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<i>The Week in Politics</i>: GOP Governors Lose Allies, Novice Pulls Off Stunning Upset and More

The most important election news and political dynamics at the state and local levels.

Tech billionaire Doug Burnum is the favorite to be North Dakota's next governor.
(AP/Dave Kolpack)
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GOP Governors Lose Legislative Allies in Several States

Governors continue to have a mixed record endorsing candidates in this year's legislative primaries.

In Nevada on Tuesday, Republican Gov. Brian Sandoval saw four of his GOP allies defeated. Last year, Sandoval convinced the legislature to sign off on a billion-dollar tax increase to fund education. Conservatives angered by the tax hike fielded a total of 11 candidates to challenge its supporters.

Seven candidates backed by Sandoval did prevail, including state House Speaker John Hambrick and state House Majority Leader Paul Anderson. But the collective share of the vote won by GOP incumbents who were challenged Tuesday was an unimpressive 51 percent.

Nevada Democrats, quick to trumpet their sense of lingering divisions within Republican ranks at a post-election news conference, are optimistic about taking back the two legislative chambers in November that they lost in 2014.

"In our state House, I think the expectation is that the Democrats will win it back," said David Damore, a political scientist at the University of Nevada, Las Vegas. "The Senate will come down to a few seats."

In South Carolina, Republican Gov. Nikki Haley targeted several GOP incumbents with whom she has clashed on issues such as ethics reform and raising the gas tax.  Her effort was backed by more than $500,000 spent by A Great Day SC, a political action committee run by the governor's former chief of staff.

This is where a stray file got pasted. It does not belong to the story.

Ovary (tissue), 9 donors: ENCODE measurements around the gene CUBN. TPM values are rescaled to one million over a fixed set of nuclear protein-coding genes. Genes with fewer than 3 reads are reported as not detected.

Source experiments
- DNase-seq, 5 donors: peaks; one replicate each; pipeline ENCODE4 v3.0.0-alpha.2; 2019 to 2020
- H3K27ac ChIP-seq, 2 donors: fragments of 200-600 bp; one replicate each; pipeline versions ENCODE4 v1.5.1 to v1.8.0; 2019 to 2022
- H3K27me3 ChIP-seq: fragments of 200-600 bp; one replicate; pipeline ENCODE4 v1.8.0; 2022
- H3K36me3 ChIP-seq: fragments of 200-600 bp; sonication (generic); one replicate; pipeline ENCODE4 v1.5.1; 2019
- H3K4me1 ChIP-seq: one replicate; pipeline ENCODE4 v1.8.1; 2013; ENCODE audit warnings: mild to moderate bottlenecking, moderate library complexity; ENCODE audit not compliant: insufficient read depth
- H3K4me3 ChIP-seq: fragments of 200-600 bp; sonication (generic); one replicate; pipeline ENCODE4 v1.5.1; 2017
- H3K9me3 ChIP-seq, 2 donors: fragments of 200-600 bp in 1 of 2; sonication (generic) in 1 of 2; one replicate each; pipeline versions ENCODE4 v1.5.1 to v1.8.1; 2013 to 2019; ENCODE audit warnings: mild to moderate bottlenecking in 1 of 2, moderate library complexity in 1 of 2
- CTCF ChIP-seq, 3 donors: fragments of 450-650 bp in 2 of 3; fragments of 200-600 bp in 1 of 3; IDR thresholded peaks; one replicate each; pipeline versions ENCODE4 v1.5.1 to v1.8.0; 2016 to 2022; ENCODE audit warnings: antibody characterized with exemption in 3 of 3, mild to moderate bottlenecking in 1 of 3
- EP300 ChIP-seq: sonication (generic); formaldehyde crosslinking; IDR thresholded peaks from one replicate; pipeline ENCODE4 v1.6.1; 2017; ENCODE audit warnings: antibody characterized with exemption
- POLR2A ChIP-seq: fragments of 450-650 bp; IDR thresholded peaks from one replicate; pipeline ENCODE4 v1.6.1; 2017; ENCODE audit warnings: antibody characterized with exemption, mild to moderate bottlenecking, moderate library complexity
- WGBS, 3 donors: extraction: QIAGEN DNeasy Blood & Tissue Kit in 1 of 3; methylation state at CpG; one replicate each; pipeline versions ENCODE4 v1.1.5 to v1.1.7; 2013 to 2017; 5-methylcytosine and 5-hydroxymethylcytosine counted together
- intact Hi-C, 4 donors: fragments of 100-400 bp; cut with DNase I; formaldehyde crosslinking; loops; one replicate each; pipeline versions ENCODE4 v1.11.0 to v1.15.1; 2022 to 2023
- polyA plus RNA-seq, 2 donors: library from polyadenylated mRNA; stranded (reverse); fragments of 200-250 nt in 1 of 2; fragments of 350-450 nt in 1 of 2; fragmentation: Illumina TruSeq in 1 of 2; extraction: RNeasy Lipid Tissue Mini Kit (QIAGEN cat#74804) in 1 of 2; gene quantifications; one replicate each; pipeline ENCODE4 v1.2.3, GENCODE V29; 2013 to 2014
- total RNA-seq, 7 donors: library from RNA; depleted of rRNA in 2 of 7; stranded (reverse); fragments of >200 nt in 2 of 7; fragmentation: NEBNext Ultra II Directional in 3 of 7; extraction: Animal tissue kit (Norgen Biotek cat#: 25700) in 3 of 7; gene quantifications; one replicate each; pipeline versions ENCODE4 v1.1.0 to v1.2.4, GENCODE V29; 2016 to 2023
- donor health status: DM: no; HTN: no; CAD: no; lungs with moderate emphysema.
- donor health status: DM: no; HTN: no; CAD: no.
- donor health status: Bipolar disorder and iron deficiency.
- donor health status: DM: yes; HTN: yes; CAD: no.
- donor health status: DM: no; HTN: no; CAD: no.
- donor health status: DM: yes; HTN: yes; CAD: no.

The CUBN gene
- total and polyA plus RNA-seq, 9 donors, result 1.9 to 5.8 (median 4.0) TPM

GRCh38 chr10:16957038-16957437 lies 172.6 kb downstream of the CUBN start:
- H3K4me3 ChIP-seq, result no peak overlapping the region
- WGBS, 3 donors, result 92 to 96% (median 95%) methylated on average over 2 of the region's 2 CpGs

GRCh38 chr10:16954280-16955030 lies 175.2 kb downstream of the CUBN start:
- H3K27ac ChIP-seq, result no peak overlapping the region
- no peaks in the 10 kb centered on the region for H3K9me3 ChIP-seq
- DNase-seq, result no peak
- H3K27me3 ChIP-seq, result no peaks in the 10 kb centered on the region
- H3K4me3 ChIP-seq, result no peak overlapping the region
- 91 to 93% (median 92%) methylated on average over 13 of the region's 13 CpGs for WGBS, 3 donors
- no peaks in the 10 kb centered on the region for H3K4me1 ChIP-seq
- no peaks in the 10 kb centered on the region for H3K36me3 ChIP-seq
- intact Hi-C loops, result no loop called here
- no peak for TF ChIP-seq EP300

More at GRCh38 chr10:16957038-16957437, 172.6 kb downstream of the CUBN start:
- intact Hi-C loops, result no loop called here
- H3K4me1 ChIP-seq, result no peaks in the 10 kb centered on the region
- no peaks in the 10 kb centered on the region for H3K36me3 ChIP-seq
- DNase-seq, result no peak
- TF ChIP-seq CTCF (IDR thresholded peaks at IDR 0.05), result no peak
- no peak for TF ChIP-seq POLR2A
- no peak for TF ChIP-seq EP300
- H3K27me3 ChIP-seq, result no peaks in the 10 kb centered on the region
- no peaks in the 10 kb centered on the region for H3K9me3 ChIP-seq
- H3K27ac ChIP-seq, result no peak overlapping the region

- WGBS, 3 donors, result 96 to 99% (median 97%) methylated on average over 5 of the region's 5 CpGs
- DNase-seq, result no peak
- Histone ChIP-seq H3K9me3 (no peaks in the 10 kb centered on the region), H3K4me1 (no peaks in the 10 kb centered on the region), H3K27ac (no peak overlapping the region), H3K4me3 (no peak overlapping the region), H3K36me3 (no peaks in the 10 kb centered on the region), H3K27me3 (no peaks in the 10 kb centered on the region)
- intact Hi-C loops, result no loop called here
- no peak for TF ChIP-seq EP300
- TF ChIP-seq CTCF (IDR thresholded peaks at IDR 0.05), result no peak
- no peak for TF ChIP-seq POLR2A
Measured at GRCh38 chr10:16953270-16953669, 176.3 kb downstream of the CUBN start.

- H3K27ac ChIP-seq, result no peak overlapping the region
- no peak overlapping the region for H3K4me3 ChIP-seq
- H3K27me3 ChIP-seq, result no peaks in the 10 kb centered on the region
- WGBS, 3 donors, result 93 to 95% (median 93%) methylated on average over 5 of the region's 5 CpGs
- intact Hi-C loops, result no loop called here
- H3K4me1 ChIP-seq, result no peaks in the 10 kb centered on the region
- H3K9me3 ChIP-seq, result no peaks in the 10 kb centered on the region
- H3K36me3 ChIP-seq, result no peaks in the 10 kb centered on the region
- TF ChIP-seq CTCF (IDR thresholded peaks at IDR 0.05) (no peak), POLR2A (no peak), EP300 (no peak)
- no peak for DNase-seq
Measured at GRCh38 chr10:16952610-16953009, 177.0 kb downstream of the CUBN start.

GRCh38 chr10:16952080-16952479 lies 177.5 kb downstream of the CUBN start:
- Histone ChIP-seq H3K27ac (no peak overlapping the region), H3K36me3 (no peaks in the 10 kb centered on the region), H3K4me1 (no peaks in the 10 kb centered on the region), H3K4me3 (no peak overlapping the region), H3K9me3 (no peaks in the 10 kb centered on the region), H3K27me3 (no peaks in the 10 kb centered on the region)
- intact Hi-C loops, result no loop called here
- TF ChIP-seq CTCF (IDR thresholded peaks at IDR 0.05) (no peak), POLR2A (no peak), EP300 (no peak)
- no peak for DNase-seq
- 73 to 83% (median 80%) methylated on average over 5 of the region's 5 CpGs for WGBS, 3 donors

Haley succeeded in taking out state Sen. Wes Hayes, who had served in the legislature since 1985. But two of her other targets, Senate President Pro Tempore Hugh Leatherman and Senate Ethics Chair Luke Rankin, beat back their challengers.

Haley-backed candidates in two other Senate races are heading to a runoff in a couple of weeks.

Meanwhile, Maine GOP Gov. Paul LePage's efforts to elect a more cooperative legislature were also mixed.

Guy Lebida, a retired builder who had the governor's backing, unseated Republican state Sen. Linda Baker. But William Howard, a member of the City Council in Calais whom LePage also endorsed, lost a Senate contest to GOP state Rep. Joyce Maker.

Political Novice Pulls Off Stunning Upset

It's the biggest upset of the year in state politics so far this year. On Tuesday, former Microsoft executive Doug Burgum defeated state Attorney General Wayne Stenehjem, who started the year as the heavy favorite in North Dakota's GOP gubernatorial primary.

In the end, it wasn't even close.

Burgum took 59 percent of the vote to Stenehjem's 39 percent. In a state that hasn't elected a Democrat for governor since 1988, Burgum is now expected to easily defeat the Democratic nominee, state Rep. Marvin Nelson, in November.

Stenehjem, who has held state office since the 1960s, started the year with a huge polling advantage over Burgum, a longtime GOP donor but novice candidate. Republican Gov. Jack Dalrymple opted not to seek a second full term.